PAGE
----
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‘Every town should have a Memorial Day parade …’

Nashoba Publishing/Dianne Bunis
Surrounding the common at the FirefighterÕs Memorial, the parade pauses as Capt. Joe Bassett and Lt. James Emslie Jr. lay a wreath.
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GROTON — Thousands of residents both young and old celebrated Memorial Day last Monday morning as they lined the route of the town’s annual parade and then stayed on for the more solemn ceremonies held later on the high ground at the Groton Cemetery.

“I think that every town should have a Memorial Day parade because I don’t think we should forget why we have a Memorial Day,” said West Groton resident Geoff Kromer. “Memorial Day shouldn’t be seen as just another day off from work. It’s important to remember the sacrifices people made in order to have this day in the first place.”

Led by the Groton Minuteman Company, the holiday was kicked off Monday with a parade that began on the grounds of Legion Hall and wound around to Main Street for a wreath-laying ceremony at the firefighters’ memorial before turning back down Hollis Street and pausing at the Old Burying Ground for a similar tribute in honor of the town’s Revolutionary War dead.

With thousands of residents lining the streets, clapping and shouting thanks to veterans as they walked past, the parade continued up Hollis Street to Sawyer Common for a recognition of the sacrifices made by Groton’s Korean and Vietnam War veterans before finally ending atop the high ground overlooking the Groton Cemetery.

There, veterans took turns laying single flowers in honor of all those who made the ultimate sacrifice in the defense of their country in wars ranging from the Revolution to the Spanish-American to the Civil War to the War on Terror.

Among those laying flowers were family members, including David and Lauren, the parents of Sgt. Zachary Tellier, a Groton resident who was killed last year in Afghanistan.

“I am truly privileged to speak today in remembrance of the brave men and women of our armed forces who, through the centuries, have so selflessly served our nation and so valiantly sacrificed their lives for our freedoms,” said the day’s keynote speaker, Col. Michael Belcher, commander of the Marine Corps 25th Regiment, based at Fort Devens. “I am honored to recognize America’s defenders who repeatedly placed themselves in harm’s way to protect the peaceful people of our nation and the world; to safeguard liberty from those who would enslave it, and allow democracy to flourish under the protective cover of their raised shields.”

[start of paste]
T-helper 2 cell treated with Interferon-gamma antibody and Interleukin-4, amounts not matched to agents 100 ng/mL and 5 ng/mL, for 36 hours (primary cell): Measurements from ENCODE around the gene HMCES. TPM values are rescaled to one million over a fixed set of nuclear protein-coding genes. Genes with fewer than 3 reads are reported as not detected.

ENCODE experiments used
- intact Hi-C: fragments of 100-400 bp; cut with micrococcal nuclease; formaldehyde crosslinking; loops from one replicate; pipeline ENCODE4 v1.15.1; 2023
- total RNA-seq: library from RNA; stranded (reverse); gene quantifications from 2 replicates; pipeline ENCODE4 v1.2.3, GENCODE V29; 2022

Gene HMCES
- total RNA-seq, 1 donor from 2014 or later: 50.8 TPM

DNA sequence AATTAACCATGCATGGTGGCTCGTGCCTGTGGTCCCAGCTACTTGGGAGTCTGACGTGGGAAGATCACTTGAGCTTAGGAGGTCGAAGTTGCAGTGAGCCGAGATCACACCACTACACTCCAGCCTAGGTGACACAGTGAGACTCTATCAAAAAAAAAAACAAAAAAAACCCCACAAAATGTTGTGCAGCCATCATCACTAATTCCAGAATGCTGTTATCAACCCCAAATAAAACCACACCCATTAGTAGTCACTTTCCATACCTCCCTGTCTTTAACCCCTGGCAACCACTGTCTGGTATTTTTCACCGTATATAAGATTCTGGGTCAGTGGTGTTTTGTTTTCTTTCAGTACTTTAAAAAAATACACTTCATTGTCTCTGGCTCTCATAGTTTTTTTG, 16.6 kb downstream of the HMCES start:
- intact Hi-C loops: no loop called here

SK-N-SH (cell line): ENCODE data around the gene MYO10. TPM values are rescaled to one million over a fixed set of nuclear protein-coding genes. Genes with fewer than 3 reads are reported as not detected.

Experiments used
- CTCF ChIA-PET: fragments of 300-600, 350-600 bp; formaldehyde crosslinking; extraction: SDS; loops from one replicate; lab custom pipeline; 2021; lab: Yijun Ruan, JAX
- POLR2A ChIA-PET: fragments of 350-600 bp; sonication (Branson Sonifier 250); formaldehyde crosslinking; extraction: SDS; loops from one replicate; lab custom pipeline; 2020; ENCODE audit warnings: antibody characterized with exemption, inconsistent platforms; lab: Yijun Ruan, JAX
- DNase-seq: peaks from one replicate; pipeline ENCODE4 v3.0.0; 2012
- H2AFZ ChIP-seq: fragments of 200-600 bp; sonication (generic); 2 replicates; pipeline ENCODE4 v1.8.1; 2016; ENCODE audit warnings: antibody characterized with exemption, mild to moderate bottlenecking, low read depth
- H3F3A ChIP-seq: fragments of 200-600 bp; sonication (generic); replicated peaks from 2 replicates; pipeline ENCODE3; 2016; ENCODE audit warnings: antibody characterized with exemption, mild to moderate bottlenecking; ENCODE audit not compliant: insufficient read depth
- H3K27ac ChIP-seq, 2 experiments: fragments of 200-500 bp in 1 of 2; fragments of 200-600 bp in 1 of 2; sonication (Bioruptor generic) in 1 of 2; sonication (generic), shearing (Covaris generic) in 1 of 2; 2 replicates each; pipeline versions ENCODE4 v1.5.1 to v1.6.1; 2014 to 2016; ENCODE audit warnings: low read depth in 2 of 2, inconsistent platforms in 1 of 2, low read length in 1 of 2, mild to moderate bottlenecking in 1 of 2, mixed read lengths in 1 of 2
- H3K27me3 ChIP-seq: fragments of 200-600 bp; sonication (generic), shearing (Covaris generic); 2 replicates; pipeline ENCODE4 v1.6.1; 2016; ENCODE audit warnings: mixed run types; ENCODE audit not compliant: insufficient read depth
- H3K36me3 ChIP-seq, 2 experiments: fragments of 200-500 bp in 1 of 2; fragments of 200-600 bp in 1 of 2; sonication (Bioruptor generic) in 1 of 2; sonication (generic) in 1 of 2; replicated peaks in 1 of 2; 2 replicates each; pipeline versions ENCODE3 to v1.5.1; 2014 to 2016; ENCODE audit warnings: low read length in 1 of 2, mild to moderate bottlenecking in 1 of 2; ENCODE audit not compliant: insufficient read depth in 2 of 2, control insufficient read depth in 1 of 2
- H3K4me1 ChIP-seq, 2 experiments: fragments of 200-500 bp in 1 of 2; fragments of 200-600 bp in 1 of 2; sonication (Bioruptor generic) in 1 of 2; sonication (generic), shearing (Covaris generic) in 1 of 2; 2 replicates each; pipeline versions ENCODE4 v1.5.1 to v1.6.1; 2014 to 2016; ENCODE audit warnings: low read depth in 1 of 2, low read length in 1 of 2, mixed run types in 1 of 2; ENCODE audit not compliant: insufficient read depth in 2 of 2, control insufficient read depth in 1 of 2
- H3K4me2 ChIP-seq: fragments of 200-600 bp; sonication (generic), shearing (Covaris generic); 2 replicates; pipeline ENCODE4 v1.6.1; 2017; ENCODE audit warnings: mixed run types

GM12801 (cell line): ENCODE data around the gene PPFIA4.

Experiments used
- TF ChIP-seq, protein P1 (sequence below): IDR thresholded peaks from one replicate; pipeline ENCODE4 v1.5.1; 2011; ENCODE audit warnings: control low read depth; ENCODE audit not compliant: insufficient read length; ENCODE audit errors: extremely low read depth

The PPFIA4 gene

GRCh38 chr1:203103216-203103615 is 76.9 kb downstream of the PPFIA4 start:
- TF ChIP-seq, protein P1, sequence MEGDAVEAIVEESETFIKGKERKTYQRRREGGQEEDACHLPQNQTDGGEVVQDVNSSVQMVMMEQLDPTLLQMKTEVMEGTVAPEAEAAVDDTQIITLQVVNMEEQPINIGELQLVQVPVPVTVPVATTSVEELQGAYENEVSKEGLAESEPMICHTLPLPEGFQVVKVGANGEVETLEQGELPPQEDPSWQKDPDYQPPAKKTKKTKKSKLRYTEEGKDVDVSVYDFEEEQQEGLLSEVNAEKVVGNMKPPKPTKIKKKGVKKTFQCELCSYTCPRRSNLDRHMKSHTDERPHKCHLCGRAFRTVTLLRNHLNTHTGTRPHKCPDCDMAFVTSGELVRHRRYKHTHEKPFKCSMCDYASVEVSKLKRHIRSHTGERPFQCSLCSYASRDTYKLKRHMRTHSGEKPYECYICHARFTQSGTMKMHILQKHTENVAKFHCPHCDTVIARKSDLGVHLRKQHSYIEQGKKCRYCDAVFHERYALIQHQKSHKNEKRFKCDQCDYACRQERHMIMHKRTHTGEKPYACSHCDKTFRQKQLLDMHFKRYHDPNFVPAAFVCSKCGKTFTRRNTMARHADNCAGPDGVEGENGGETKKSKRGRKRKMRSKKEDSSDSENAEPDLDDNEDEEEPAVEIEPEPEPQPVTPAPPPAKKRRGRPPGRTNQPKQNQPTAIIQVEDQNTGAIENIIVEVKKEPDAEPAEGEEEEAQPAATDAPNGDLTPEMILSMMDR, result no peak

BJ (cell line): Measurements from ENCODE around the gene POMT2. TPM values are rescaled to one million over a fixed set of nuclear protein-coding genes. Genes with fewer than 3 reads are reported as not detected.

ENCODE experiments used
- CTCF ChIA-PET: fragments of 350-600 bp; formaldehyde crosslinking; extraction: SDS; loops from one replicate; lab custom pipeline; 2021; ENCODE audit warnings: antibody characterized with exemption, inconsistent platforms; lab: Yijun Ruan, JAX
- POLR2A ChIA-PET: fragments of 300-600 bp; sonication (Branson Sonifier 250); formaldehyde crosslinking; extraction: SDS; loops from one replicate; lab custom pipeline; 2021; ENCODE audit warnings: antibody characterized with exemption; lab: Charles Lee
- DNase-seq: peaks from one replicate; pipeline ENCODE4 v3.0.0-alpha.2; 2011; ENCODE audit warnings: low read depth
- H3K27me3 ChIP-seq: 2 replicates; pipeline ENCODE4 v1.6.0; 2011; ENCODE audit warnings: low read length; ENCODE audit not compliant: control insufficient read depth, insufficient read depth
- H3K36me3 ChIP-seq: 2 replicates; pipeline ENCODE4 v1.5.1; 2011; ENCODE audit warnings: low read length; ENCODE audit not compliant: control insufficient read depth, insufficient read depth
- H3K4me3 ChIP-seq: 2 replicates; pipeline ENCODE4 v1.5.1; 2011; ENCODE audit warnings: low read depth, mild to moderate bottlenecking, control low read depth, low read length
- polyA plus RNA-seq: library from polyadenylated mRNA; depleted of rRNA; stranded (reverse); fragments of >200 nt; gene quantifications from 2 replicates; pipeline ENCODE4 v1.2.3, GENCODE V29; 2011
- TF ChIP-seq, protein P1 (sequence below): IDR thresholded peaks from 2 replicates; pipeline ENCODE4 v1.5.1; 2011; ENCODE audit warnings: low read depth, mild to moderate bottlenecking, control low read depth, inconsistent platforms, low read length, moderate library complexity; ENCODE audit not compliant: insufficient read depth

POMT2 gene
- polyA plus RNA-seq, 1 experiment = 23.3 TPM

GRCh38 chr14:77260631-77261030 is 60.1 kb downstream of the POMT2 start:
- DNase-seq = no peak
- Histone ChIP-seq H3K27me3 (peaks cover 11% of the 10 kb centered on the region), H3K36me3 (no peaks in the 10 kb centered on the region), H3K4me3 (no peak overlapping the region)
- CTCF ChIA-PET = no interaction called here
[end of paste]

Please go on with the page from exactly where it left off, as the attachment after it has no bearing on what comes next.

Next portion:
Belcher likened the events of Sept. 11, 2001 to those of 1775 when the enemy brought war to America’s peaceful shores forcing the nation’s citizen-farmers and shopkeepers to take up arms at the battles of Lexington and Concord. And as Massachusetts’ Capt. John Parker declared atop Breed’s Hill, “Stand your ground; don’t fire unless fired upon, but if they mean to have a war, let it begin here.”

The same kind of challenge, said Belcher, was issued by the new terrorist enemy at the Marine barracks in Beirut in 1983 where 241 servicemen were killed in a suicide attack. It was the opening action of a prolonged terrorist campaign against the free world but one that the United States, slow to anger, would not take seriously until the attacks of Sept. 11.

The Beirut attack, Belcher reminded the thousands of residents gathered silently on that sun-splashed hill at the Groton Cemetery, was a new “shot heard ’round the world the first shot in the global War on Terror in which we are now engaged.

“The attack heralded a new generation of warfare, irregular warfare in which the peaceful people of the world and their peace-keepers are the targets of indiscriminate violence and generational warfare in which ideological tyrants attempt to oppress religious freedoms and disrupt democratic rule.”

Belcher, a former commander of the Marine contingent in Karbala, Iraq, concluded his comments with a prayer that the nation honor the memory of its fallen heroes with a plea for “the strength to safeguard our nation in this time of turmoil and threat; the stamina to uphold our nation’s values against a foe who holds life as meaningless and freedom cheap; the wisdom to use diplomacy when able, and force when required; and for a time when all will live in peace.”

“I think having an event like this is great,” said resident Dan Rasmussen. “I think it’s important to remember all those who served and having a special day set aside like this is a great way for all of us to get together as a community. I think that in this day of commuting and cell phones, we tend to forget the sacrifices that have made our current lifestyle possible. Events like this help us remember and bring us together again.”